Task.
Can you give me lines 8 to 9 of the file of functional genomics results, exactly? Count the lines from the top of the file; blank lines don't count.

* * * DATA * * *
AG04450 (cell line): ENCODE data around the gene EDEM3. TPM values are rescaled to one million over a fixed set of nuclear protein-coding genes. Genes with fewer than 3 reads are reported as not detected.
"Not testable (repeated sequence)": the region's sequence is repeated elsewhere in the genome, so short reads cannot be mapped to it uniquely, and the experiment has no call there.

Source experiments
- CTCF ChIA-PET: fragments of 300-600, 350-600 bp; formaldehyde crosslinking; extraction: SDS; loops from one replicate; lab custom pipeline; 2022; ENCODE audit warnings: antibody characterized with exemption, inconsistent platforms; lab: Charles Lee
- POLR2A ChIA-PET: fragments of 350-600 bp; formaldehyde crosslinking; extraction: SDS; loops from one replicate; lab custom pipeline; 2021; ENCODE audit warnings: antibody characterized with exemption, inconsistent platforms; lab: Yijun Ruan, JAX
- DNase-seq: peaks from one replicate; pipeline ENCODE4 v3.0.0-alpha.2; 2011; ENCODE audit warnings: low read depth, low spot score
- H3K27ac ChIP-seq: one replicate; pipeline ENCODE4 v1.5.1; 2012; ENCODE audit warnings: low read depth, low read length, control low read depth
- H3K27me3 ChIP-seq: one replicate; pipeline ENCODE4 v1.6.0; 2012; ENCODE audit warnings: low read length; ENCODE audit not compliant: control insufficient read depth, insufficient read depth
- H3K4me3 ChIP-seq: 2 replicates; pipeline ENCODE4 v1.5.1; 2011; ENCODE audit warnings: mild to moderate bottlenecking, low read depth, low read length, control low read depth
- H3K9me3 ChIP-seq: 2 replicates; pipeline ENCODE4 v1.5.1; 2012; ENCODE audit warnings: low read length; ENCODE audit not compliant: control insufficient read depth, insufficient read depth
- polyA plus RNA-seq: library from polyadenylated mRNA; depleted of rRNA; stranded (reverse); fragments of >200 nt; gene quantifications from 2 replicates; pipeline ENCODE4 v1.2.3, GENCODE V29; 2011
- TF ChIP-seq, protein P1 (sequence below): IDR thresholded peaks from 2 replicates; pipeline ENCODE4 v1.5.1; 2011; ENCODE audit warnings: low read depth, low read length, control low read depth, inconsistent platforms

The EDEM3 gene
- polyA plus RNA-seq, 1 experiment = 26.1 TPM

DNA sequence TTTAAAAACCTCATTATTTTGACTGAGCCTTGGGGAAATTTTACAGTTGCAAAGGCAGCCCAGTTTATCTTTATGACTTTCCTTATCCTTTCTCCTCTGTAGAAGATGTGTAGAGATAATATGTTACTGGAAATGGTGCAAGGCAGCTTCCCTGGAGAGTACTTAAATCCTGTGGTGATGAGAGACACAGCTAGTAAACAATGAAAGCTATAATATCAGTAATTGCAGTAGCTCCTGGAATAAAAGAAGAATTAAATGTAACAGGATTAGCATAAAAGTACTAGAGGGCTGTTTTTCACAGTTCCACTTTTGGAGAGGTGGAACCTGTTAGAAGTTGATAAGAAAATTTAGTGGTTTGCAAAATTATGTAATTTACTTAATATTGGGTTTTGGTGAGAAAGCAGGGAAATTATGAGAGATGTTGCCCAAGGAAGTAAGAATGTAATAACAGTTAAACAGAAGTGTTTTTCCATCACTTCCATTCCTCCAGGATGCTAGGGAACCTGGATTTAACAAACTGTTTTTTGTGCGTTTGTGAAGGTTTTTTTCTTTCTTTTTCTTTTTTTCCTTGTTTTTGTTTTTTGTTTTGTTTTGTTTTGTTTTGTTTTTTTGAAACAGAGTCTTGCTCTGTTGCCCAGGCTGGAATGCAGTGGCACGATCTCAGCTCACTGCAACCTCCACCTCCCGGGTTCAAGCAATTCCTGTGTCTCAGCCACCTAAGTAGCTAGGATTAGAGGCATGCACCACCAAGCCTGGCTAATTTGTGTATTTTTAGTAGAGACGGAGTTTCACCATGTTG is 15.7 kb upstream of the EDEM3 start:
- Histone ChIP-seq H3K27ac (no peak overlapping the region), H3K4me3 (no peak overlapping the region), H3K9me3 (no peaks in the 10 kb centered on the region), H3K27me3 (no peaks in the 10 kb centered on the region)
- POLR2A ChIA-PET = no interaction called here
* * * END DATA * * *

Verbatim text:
- H3K27me3 ChIP-seq: one replicate; pipeline ENCODE4 v1.6.0; 2012; ENCODE audit warnings: low read length; ENCODE audit not compliant: control insufficient read depth, insufficient read depth
- H3K4me3 ChIP-seq: 2 replicates; pipeline ENCODE4 v1.5.1; 2011; ENCODE audit warnings: mild to moderate bottlenecking, low read depth, low read length, control low read depth